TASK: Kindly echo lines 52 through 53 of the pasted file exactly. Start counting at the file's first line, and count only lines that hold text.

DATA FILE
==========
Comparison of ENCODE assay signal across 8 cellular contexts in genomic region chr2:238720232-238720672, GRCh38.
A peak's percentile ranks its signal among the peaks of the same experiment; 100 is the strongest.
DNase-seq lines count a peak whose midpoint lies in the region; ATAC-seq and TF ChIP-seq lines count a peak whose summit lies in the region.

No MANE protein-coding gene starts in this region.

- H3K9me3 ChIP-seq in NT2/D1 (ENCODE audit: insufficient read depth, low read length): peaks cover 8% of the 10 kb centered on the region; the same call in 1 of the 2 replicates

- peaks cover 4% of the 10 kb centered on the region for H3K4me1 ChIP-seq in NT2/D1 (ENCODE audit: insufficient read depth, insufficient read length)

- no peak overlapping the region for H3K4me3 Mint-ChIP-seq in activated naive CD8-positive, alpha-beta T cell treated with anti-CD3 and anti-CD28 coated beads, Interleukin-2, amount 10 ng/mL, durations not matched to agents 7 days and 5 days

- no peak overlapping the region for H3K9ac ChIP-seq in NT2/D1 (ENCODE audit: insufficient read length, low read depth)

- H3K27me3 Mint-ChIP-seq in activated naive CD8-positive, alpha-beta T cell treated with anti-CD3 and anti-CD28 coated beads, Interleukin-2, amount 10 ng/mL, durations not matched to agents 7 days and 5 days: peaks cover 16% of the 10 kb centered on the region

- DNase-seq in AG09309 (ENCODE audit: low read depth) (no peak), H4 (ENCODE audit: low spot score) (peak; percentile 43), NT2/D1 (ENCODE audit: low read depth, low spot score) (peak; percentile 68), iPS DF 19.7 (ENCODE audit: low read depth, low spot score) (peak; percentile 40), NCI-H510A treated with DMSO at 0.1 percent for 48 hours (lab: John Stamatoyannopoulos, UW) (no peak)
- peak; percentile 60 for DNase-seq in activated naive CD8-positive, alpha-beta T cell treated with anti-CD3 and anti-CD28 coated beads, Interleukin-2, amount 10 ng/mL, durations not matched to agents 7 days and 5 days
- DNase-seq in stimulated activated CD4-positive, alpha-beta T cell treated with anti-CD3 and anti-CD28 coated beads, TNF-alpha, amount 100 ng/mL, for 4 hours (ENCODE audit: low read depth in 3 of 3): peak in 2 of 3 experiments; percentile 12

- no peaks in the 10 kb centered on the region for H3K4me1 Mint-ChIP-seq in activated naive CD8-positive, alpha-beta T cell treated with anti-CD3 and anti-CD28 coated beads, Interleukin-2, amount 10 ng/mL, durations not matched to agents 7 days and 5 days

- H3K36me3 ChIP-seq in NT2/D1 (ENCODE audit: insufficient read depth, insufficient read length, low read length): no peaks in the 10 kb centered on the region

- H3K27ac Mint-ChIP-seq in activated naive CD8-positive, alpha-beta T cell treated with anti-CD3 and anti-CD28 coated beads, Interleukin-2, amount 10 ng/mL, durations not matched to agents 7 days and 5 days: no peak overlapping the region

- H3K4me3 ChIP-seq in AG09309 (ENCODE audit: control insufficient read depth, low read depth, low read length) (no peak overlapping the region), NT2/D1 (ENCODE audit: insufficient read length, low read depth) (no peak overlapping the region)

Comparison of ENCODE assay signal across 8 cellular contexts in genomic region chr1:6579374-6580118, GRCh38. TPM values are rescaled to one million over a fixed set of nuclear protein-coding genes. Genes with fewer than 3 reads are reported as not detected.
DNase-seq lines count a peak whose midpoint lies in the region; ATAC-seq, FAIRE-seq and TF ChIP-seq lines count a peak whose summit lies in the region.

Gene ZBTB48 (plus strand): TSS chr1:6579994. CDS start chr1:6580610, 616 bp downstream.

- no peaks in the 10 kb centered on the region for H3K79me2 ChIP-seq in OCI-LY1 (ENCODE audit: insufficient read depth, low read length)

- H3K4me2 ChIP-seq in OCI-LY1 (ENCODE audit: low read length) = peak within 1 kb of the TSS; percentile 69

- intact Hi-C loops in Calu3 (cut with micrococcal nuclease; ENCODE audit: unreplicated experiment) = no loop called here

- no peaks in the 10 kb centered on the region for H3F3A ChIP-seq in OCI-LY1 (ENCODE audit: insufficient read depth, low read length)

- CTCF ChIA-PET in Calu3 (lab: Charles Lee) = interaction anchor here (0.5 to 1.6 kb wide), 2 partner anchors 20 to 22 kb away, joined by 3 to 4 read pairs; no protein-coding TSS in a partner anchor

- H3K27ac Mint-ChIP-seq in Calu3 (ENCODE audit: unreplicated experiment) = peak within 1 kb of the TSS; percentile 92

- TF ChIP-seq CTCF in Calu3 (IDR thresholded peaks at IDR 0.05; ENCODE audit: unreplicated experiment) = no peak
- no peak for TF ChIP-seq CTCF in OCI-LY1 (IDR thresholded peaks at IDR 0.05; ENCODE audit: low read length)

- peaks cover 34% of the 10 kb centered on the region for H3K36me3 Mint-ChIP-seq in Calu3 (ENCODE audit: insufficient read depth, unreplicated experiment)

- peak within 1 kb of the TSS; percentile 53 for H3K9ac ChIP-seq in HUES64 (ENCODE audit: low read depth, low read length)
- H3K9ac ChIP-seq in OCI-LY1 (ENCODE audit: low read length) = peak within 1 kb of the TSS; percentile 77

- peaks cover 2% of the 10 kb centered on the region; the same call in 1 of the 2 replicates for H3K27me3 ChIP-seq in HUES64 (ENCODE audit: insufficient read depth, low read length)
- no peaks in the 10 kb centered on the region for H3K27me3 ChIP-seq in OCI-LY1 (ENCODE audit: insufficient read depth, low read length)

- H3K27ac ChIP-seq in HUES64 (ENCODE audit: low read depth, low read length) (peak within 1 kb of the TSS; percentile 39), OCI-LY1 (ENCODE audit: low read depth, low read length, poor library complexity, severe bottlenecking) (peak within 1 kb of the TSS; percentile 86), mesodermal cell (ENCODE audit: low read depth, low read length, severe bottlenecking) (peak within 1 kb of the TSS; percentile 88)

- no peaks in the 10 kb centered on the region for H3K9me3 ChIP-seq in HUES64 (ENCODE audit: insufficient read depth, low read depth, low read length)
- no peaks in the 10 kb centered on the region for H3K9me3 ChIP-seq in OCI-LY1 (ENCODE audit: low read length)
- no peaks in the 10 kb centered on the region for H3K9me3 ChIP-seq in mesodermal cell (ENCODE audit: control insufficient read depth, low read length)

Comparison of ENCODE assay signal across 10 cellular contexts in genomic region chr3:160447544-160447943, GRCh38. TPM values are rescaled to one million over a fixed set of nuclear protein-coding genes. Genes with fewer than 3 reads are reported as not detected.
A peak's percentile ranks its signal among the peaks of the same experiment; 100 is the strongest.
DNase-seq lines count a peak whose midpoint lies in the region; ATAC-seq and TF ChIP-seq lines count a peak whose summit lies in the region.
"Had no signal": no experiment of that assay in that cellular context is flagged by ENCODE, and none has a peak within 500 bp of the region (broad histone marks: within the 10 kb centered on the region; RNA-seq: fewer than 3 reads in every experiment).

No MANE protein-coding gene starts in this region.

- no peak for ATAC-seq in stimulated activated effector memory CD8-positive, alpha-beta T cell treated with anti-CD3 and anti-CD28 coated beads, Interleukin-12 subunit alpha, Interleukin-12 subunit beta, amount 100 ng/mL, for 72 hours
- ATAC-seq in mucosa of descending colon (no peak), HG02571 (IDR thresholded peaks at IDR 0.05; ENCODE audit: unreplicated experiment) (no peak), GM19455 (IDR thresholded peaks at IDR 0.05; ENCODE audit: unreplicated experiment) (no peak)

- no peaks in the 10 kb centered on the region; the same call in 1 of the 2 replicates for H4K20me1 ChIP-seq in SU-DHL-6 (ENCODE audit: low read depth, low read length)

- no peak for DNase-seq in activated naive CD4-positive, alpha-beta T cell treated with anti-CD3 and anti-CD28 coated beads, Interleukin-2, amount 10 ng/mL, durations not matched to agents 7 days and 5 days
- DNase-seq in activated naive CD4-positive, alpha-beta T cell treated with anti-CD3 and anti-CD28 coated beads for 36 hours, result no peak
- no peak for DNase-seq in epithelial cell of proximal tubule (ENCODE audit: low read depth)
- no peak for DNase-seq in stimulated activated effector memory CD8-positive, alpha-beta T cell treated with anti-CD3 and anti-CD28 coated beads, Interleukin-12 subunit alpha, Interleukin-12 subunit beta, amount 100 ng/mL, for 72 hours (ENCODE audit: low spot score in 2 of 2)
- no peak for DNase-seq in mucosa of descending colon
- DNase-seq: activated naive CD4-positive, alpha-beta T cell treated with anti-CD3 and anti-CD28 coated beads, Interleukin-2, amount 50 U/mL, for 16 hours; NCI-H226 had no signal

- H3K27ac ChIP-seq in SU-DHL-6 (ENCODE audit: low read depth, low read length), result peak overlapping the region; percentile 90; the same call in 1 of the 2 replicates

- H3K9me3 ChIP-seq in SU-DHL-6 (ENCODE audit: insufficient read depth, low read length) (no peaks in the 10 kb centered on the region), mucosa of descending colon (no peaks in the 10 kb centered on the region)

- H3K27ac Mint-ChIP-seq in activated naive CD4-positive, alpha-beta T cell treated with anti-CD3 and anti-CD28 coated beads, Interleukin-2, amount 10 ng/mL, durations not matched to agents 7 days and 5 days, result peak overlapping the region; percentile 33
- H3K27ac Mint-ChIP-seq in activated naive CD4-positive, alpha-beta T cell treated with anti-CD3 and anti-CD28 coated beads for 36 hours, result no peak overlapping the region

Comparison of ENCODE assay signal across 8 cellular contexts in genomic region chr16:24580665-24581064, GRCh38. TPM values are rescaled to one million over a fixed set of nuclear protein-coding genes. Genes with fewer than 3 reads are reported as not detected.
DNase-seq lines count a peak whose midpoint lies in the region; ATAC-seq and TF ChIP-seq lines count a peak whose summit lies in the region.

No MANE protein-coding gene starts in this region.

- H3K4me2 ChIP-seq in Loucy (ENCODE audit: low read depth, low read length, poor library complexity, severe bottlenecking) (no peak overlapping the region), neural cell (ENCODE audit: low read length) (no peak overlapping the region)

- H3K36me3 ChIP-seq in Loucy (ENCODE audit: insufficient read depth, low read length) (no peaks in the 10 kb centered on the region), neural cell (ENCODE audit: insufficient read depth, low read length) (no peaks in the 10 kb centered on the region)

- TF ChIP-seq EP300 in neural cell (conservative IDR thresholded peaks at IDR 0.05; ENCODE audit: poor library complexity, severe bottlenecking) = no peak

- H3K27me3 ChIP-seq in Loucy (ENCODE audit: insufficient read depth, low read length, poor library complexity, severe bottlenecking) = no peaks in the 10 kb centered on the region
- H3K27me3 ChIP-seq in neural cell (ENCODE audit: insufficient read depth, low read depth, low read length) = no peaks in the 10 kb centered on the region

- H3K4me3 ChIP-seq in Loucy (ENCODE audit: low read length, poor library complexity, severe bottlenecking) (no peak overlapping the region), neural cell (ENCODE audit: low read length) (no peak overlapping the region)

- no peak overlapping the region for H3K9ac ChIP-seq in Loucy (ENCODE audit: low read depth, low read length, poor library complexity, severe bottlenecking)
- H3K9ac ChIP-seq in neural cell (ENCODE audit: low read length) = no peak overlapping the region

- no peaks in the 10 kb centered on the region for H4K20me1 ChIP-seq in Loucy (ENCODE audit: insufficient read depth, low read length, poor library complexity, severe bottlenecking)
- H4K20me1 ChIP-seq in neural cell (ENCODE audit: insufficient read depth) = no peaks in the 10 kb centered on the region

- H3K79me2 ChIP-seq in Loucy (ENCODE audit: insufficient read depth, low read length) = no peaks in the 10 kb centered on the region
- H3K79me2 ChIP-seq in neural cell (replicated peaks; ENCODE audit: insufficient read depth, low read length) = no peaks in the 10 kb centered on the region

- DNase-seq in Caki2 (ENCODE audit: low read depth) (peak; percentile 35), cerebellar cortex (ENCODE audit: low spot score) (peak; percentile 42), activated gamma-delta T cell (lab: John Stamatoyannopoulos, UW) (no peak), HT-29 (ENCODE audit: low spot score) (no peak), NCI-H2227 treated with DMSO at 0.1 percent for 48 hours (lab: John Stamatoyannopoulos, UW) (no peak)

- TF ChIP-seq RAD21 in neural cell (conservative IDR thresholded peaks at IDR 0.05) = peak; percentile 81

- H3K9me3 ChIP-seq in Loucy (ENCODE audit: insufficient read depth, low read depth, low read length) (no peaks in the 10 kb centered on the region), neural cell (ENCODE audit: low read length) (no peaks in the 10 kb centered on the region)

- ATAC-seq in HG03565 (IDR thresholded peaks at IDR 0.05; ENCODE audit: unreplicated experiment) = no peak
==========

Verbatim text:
- H3K9me3 ChIP-seq in SU-DHL-6 (ENCODE audit: insufficient read depth, low read length) (no peaks in the 10 kb centered on the region), mucosa of descending colon (no peaks in the 10 kb centered on the region)

- H3K27ac Mint-ChIP-seq in activated naive CD4-positive, alpha-beta T cell treated with anti-CD3 and anti-CD28 coated beads, Interleukin-2, amount 10 ng/mL, durations not matched to agents 7 days and 5 days, result peak overlapping the region; percentile 33